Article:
Both oregano essential oil and aqueous infusions showed inhibitory activity against low-density lipoprotein (LDL) oxidation, with different constituents responsible for the activity in the 2 preparations.76 In hyperlipidemic patients, 25 mL of an aqueous distillate of O. onites (oregano water) taken daily enhanced the effects of altered lifestyle and low-fat diet interventions in modulating mild hyperlipidemia.77

Oral analgesic

Possible oral analgesic applications of carvacrol were supported by data in a human experiment (n=25) that documented the desensitizing properties of carvacrol to oral irritation and innocuous heat application.93

Wound healing

The effect of 3% oregano ointment (free of potentially irritating essential oils) on wound healing was investigated in a small double-blind, randomized, controlled trial (n=40) conducted in adults undergoing dermatological excisions. Oregano in petrolatum or petrolatum only was applied twice daily for a mean of 12 days. Although 1 patient (6%) in the oregano group and none in control tested positive for MRSA, fewer patients in the oregano group tested positive for S. aureus (19%) or were treated for cellulitis (6%) compared to controls (41% and 16%, respectively). Additionally, both patient- and physician-scored scar assessments were significantly better in the oregano group compared to controls. No significant adverse reactions were noted in either group.94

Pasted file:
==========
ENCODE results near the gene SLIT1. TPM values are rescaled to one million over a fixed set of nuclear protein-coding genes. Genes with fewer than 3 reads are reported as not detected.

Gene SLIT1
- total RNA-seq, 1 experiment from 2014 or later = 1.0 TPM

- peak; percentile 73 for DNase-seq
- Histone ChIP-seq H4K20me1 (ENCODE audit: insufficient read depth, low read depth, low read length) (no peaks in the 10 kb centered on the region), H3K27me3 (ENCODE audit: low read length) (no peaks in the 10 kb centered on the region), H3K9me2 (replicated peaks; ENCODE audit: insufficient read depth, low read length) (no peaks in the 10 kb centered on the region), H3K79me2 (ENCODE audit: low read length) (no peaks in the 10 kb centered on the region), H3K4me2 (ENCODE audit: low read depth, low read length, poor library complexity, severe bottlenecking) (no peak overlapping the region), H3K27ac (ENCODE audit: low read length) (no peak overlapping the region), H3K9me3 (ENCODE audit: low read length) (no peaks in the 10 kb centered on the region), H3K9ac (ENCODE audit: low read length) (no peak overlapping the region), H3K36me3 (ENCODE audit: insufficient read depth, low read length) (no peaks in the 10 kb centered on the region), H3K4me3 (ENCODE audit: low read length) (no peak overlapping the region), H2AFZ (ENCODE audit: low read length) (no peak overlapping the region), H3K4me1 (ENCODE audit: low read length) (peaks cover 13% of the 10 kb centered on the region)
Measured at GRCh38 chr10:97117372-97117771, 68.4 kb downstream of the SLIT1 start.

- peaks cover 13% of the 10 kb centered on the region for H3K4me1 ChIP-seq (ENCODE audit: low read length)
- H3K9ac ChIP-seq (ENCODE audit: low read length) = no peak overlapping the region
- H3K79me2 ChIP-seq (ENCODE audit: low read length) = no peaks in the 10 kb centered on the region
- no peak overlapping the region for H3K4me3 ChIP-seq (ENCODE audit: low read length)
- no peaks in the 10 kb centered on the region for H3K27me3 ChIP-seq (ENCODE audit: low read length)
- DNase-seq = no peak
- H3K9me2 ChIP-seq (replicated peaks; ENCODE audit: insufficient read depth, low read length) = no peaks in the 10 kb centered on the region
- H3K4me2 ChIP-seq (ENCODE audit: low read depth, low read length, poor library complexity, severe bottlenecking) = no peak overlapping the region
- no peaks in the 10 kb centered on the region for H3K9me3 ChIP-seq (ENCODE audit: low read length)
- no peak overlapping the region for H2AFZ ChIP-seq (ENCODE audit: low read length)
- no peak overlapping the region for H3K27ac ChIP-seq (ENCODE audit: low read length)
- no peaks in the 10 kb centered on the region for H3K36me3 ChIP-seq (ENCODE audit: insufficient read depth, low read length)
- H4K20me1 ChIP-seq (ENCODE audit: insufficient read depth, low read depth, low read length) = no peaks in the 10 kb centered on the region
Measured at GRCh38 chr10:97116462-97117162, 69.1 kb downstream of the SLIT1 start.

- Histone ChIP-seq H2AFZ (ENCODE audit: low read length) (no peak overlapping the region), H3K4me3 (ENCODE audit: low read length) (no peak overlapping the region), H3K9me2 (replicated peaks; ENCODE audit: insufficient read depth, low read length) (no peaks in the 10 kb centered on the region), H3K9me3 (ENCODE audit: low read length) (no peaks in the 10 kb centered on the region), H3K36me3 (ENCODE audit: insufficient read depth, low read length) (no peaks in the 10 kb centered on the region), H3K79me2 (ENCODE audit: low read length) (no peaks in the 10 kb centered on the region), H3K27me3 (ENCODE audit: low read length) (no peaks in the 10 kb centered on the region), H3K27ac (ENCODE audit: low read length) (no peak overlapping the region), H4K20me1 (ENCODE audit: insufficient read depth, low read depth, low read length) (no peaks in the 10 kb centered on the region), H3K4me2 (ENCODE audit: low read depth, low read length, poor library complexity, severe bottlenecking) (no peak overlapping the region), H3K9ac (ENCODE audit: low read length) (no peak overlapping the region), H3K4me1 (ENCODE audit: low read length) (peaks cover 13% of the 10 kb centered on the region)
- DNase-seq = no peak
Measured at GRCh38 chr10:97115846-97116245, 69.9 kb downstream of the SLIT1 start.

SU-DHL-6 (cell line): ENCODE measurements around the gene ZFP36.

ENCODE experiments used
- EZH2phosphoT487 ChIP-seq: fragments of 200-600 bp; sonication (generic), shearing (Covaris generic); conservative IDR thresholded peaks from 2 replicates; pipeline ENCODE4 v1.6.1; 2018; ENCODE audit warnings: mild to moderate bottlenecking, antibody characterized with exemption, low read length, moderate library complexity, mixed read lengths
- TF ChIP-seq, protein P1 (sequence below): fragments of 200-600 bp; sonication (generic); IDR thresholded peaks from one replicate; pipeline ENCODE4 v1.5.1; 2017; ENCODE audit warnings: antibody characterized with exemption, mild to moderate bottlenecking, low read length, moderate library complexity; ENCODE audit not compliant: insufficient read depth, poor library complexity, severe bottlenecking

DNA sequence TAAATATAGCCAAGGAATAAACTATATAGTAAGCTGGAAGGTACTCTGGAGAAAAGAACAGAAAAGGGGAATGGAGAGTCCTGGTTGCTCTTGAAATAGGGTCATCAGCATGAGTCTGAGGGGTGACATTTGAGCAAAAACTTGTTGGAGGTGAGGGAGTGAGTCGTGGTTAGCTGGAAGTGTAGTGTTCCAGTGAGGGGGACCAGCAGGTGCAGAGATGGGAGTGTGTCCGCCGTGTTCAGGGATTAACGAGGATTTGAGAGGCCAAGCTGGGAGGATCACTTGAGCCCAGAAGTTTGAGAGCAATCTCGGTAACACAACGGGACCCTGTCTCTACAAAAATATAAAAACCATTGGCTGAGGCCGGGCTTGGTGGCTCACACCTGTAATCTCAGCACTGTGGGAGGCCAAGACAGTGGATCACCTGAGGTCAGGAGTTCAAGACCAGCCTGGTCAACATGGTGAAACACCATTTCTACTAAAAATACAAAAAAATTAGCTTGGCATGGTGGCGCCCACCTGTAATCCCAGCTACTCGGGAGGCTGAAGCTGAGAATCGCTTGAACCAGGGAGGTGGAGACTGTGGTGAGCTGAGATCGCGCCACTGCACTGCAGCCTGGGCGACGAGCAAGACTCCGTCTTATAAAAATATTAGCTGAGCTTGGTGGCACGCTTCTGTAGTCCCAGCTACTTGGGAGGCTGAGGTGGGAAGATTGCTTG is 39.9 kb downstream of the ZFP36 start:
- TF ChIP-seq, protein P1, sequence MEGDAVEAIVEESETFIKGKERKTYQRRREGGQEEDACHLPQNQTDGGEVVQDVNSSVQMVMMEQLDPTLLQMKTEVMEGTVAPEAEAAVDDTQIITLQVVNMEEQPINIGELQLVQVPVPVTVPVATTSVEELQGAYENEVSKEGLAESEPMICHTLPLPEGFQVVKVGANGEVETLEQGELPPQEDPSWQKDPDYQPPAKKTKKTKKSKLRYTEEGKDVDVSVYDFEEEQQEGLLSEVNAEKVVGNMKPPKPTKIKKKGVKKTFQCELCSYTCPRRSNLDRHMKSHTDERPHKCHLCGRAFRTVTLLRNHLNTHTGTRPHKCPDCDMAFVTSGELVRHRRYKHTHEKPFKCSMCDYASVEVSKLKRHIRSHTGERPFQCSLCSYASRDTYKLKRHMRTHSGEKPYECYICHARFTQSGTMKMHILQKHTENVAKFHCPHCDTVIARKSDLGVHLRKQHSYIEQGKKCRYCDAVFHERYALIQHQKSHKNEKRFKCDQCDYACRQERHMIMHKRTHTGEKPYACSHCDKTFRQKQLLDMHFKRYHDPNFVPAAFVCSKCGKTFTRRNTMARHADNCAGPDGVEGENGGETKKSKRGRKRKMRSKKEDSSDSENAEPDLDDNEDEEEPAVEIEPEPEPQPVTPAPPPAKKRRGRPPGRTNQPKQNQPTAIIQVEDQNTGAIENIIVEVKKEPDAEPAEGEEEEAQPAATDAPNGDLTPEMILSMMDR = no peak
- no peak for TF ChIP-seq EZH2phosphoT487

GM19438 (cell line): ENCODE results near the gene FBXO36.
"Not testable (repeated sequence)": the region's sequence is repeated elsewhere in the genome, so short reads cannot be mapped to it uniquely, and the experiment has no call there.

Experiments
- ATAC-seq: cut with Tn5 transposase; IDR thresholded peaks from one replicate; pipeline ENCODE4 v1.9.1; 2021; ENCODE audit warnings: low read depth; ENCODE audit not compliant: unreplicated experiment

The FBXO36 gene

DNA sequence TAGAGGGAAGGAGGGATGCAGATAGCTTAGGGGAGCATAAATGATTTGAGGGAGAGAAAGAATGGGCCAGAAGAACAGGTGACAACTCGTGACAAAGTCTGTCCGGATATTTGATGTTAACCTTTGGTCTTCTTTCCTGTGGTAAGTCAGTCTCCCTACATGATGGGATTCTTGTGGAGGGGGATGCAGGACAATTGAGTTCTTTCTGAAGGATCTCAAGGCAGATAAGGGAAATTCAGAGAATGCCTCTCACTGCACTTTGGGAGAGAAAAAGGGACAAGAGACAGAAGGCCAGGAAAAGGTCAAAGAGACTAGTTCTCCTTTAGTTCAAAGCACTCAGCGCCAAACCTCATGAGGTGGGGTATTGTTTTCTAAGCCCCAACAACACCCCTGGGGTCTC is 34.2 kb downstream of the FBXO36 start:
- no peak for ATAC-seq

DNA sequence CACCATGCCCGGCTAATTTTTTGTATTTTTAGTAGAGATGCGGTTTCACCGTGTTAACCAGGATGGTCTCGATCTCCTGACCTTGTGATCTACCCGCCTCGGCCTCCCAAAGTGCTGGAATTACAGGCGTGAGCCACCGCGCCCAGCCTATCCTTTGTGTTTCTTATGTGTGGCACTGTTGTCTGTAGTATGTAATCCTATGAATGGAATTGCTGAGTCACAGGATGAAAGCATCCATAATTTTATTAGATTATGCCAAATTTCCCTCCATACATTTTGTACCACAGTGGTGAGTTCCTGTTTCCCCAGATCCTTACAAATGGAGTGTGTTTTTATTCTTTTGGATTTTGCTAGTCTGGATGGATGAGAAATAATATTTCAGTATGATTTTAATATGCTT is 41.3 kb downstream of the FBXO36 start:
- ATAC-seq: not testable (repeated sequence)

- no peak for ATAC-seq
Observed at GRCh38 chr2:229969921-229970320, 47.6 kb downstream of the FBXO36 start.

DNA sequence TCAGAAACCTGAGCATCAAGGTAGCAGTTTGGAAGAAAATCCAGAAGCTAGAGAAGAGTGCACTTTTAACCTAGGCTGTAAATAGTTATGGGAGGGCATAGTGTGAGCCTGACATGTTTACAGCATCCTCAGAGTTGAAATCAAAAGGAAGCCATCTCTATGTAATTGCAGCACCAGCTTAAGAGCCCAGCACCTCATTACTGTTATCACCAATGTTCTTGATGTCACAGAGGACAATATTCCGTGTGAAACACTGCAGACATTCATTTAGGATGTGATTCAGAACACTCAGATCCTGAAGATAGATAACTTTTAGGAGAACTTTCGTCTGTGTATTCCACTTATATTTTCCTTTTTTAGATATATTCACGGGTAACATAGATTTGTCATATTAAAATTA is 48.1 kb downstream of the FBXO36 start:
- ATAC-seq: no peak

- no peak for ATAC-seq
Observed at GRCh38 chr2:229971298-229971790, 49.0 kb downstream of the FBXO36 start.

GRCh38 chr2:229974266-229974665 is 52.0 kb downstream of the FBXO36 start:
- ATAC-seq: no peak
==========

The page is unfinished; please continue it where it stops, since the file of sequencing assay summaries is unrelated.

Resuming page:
Other

Monoamine reuptake inhibition in the rat brain by an oregano extract was observed, and serotonin levels, as measured by microdialysis, were elevated by the same extract.78

Dosing

There is no clinical evidence to support specific therapeutic doses of oregano. Due to its wide use in foods, it has been designated GRAS by the FDA.84 A study evaluating the antiparasitic effect of oregano used 200 mg emulsified O. vulgare oil daily for 6 weeks.68

Pregnancy / Lactation

Information regarding safety and efficacy in pregnancy and lactation is lacking. GRAS status when used as food.

A retrospective review of poison center data in Uruguay from 1986 to 1999 analyzed an over-the-counter herbal preparation (Carachipita) containing oregano and other herbs commonly used to induce abortion. GI symptoms, genital hemorrhage, and multiple organ system failure, resulting in 4 abortions, occurred in 13 women who received this preparation.85 Dried oregano herb (1 g) contains approximately 4 mcg of phytoprogestins, which bind to progestin-binding sites.86